Dick Wiley Interview (Broadcasting & Cable, 12/4/95): "Our final report will call for migration to an all-progressive scanning system as soon as compression technology permits squeezing lines into it. And I think that will come sooner rather than later."


Proceedings of the IEEE, Vol. 83, No. 7, July 1995, pgs. 1037-1038

Yoshitaka Hashimoto, Masanobu Yamamoto and Takashi Asaida of Sony Corp.: Cameras and Display Systems: "There are two trends for area sensors in television applications: 1) To further increase resolution and decrease size with higher density pickups and 2) to adopt progressive scanning. By increasing the vertical spatial resolution, image sensors which use progressive scanning are better suited for format conversion and image compression. The demand for these higher density, progressive scan image sensors will be used in the next generation of broadcasting systems, multimedia systems, and electronic still cameras. In the area of computer interface applications, progressive scan and square-pixel structures will be used in order to improve interoperability and image processing."

"In consumer applications, it is desirable to realize a portable still video camera capable of combining both photograph-quality images and high-quality text information. That challenge that camera manufacturers will have to face in the multimedia age is how to integrate broadcasting, communication, and consumer equipment."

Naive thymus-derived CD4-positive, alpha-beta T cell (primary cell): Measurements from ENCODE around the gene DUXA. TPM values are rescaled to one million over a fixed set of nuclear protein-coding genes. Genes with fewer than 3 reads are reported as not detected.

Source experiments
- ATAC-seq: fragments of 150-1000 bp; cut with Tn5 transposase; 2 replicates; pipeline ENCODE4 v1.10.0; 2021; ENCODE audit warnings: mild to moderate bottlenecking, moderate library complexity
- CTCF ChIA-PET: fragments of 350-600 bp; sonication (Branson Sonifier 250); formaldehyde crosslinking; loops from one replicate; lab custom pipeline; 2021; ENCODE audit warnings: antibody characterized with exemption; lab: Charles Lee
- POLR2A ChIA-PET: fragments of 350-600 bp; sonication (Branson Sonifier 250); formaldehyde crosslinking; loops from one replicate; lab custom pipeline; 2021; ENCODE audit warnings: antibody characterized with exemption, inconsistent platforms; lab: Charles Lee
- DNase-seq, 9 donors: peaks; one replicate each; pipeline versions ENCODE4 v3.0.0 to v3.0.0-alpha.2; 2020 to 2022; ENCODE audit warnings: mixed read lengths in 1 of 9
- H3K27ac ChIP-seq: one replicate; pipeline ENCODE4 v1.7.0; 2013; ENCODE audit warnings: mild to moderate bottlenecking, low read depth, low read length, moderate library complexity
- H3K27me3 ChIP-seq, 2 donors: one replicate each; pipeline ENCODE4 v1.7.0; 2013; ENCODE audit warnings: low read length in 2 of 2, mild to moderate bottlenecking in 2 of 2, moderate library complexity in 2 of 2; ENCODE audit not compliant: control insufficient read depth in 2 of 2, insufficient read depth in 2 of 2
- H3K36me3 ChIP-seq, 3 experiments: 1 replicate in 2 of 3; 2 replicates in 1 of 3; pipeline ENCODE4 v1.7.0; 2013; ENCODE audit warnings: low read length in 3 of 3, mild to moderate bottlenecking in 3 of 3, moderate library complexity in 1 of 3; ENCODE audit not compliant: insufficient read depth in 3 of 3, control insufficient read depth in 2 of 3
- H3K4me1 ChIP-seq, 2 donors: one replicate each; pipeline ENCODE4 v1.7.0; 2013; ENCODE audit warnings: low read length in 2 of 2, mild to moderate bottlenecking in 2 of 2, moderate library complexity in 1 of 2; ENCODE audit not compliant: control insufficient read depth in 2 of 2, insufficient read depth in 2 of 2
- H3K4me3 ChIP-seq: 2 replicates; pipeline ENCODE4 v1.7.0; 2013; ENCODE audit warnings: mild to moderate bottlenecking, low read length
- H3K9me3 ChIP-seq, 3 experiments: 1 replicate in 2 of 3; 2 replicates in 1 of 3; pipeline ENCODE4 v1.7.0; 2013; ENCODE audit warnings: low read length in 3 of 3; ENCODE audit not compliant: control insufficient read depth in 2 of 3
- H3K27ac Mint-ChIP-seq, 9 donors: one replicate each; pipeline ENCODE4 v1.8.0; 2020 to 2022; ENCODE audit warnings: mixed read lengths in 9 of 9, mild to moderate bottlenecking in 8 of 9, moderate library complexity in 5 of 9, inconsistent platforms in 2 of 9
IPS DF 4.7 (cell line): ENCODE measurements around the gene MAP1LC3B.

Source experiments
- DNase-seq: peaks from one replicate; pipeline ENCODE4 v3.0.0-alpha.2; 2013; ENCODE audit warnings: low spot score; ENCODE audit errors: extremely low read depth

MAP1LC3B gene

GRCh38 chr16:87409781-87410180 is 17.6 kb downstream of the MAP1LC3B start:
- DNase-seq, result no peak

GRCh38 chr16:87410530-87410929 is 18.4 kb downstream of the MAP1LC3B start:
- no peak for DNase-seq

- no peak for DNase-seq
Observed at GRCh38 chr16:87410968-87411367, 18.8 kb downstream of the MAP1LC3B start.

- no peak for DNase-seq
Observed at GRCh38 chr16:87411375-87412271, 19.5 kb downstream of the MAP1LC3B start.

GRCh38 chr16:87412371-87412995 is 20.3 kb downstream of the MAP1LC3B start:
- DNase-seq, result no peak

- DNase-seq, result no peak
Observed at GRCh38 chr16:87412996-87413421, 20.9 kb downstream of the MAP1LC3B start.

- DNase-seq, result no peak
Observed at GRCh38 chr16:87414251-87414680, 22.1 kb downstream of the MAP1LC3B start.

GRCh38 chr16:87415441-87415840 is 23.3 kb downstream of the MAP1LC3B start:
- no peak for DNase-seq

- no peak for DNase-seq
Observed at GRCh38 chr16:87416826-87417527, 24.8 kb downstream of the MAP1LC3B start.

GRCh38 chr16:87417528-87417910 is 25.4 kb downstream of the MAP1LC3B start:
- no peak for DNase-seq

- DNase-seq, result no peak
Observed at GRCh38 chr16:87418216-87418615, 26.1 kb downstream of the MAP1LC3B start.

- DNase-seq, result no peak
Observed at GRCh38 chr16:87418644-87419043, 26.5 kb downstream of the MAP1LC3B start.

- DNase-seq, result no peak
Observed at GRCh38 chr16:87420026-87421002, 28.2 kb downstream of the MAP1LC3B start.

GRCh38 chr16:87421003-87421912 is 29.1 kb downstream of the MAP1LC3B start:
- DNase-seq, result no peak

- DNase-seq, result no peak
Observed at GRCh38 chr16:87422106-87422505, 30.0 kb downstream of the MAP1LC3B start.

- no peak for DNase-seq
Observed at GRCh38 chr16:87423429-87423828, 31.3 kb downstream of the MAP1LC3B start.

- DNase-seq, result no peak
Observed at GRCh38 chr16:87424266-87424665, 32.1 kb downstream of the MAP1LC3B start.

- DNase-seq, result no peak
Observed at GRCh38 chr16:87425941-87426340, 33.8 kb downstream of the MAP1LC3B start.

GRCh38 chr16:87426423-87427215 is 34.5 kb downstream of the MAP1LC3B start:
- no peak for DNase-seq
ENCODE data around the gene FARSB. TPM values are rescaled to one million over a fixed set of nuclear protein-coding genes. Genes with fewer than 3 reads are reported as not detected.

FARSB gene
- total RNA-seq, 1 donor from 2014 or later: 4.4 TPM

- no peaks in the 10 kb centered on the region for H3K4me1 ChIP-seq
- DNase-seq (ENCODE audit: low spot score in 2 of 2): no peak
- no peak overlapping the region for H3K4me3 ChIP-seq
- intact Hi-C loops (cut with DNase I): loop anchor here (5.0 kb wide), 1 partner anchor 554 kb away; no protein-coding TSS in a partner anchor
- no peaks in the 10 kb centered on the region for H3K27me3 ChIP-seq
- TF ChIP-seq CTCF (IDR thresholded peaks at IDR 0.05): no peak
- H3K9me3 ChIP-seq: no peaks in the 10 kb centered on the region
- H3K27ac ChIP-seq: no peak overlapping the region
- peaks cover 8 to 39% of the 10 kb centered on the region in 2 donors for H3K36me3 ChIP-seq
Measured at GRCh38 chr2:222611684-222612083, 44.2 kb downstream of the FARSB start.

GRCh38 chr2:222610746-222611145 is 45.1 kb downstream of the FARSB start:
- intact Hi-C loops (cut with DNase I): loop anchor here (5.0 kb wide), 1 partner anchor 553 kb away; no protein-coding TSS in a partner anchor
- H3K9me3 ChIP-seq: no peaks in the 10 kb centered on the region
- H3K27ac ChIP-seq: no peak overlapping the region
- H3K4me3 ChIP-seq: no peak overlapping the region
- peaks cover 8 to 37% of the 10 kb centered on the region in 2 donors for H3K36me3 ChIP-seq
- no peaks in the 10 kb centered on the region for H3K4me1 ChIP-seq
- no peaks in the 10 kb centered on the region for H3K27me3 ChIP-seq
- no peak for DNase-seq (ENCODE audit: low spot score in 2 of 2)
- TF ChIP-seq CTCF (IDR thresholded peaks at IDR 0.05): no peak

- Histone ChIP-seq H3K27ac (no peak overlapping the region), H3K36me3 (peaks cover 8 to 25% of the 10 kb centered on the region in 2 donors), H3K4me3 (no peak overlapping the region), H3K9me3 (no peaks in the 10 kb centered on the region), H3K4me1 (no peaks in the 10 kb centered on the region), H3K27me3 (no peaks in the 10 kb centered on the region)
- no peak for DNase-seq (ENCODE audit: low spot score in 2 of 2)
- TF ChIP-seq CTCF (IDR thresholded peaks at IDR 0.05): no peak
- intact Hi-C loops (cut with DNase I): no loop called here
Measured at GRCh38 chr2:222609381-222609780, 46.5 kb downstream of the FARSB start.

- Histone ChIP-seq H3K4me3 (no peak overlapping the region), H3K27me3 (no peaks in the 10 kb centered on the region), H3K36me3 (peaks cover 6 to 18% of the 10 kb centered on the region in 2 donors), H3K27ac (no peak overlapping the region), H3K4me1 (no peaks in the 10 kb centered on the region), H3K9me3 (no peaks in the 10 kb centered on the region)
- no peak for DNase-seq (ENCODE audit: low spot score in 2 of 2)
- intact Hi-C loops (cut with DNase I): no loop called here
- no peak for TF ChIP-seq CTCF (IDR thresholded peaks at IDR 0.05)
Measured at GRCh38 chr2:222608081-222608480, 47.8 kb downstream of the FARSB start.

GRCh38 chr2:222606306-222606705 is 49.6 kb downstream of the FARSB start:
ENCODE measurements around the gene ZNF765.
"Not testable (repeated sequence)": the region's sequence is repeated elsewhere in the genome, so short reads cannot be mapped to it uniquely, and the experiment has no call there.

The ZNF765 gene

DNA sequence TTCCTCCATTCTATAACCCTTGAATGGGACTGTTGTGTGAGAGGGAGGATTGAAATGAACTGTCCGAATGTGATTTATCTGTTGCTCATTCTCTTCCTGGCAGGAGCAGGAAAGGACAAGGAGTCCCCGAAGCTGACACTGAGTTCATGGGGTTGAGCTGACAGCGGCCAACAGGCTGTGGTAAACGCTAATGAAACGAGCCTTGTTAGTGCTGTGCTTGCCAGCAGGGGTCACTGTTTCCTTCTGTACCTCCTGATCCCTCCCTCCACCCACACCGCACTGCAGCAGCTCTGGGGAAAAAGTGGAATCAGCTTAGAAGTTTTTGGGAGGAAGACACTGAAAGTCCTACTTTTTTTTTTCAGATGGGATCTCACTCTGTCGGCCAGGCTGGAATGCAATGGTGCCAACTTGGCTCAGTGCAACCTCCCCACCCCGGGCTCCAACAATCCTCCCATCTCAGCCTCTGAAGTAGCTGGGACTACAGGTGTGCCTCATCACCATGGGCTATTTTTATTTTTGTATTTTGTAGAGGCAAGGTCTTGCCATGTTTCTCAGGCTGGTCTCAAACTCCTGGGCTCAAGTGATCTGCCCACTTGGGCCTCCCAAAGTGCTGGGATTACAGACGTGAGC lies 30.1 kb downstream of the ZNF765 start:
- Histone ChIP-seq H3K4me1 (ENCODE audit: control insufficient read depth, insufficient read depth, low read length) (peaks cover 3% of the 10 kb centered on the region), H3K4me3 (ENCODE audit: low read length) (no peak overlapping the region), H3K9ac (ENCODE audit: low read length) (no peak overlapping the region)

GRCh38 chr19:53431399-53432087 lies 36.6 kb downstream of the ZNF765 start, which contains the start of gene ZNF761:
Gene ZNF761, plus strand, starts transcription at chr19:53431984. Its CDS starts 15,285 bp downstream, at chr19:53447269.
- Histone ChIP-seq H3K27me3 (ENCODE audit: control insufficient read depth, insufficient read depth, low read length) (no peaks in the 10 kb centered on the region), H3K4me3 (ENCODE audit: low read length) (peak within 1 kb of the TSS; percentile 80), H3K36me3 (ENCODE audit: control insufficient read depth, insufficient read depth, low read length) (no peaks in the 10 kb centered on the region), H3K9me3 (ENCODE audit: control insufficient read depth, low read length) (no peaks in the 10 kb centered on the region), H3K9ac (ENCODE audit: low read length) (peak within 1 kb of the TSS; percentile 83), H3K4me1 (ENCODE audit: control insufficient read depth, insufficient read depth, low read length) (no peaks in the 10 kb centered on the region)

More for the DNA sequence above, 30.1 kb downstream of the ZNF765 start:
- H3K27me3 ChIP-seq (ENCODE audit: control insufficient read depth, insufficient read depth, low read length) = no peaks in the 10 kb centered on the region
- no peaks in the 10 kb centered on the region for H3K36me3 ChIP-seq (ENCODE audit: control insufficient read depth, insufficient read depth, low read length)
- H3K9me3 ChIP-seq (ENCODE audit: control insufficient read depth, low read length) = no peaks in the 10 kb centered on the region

"In addition to viewing video images, higher resolution displays are needed for processing alphanumeric data and viewing multiple windows. Thus in order to provide the finer detail, televisions will adopt the characteristics normally found in computer displays. This ability to display finer detail can be achieved by using progressive scanning techniques, reducing line width, reducing the spot size or increasing the number of TV lines."

"Instead of using the interlaced scanning found in conventional TV displays, these computer monitors use progressive scanning to improve resolution and reduce eye strain caused by flicker."


Joe Flaherty, CBS, Senior Vice President of Technology (Broadcasting & Cable, 2/9/98): "There’s no quarrel that 720P is a legitimate format. But I stop at the point of the spreading notion that this is the way to go. There is no equipment, and the rest of the world is 1080I."


James Meyer, Thomson, CEO (The Hollywood Reporter, 1/12/98): "We will not build a product that won’t connect to all formats."


Alvy Ray Smith, Microsoft, (Scientific American, 3/98): "It’s {interlace} a roadblock on the way to convergence. It accommodates only low-resolution text and graphics if you want to avoid flicker… Viewers will need an expensive board to convert interlaced HDTV transmissions to progressive. The board could easily cost $1,000. Even at a price, the de-interlacing will not be perfect and will result in poorer image."


SMPTE, 3/81 Research and development on HDTV in Japan: "Picture quality with 2:1 interlacing is almost equivalent to that of progressive scanning with 60% of the number of scanning lines."